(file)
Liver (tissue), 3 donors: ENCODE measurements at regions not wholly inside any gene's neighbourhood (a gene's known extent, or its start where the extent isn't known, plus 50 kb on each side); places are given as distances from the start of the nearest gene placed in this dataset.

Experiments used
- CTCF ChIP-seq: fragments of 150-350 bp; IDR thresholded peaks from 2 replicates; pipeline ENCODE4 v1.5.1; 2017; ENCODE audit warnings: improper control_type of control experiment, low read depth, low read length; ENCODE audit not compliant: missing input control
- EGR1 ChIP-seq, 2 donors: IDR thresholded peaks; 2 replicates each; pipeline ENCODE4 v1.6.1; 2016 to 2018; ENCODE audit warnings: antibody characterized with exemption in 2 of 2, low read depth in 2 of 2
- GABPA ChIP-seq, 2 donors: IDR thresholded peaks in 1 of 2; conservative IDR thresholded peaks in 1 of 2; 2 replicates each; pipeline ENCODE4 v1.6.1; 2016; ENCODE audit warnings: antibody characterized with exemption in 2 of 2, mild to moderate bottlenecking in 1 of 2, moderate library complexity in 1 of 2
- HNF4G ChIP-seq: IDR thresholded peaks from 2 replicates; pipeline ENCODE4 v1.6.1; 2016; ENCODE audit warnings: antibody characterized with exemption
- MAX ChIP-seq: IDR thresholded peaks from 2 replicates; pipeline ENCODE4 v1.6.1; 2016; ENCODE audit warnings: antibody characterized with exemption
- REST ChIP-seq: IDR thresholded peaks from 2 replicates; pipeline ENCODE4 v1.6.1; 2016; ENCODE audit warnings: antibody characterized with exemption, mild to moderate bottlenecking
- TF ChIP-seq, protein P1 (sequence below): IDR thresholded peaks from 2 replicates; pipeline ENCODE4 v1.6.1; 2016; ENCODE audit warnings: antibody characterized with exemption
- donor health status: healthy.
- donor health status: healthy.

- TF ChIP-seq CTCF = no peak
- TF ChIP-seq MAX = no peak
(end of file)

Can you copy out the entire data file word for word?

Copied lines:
Liver (tissue), 3 donors: ENCODE measurements at regions not wholly inside any gene's neighbourhood (a gene's known extent, or its start where the extent isn't known, plus 50 kb on each side); places are given as distances from the start of the nearest gene placed in this dataset.

Experiments used
- CTCF ChIP-seq: fragments of 150-350 bp; IDR thresholded peaks from 2 replicates; pipeline ENCODE4 v1.5.1; 2017; ENCODE audit warnings: improper control_type of control experiment, low read depth, low read length; ENCODE audit not compliant: missing input control
- EGR1 ChIP-seq, 2 donors: IDR thresholded peaks; 2 replicates each; pipeline ENCODE4 v1.6.1; 2016 to 2018; ENCODE audit warnings: antibody characterized with exemption in 2 of 2, low read depth in 2 of 2
- GABPA ChIP-seq, 2 donors: IDR thresholded peaks in 1 of 2; conservative IDR thresholded peaks in 1 of 2; 2 replicates each; pipeline ENCODE4 v1.6.1; 2016; ENCODE audit warnings: antibody characterized with exemption in 2 of 2, mild to moderate bottlenecking in 1 of 2, moderate library complexity in 1 of 2
- HNF4G ChIP-seq: IDR thresholded peaks from 2 replicates; pipeline ENCODE4 v1.6.1; 2016; ENCODE audit warnings: antibody characterized with exemption
- MAX ChIP-seq: IDR thresholded peaks from 2 replicates; pipeline ENCODE4 v1.6.1; 2016; ENCODE audit warnings: antibody characterized with exemption
- REST ChIP-seq: IDR thresholded peaks from 2 replicates; pipeline ENCODE4 v1.6.1; 2016; ENCODE audit warnings: antibody characterized with exemption, mild to moderate bottlenecking
- TF ChIP-seq, protein P1 (sequence below): IDR thresholded peaks from 2 replicates; pipeline ENCODE4 v1.6.1; 2016; ENCODE audit warnings: antibody characterized with exemption
- donor health status: healthy.
- donor health status: healthy.

- TF ChIP-seq CTCF = no peak
- TF ChIP-seq MAX = no peak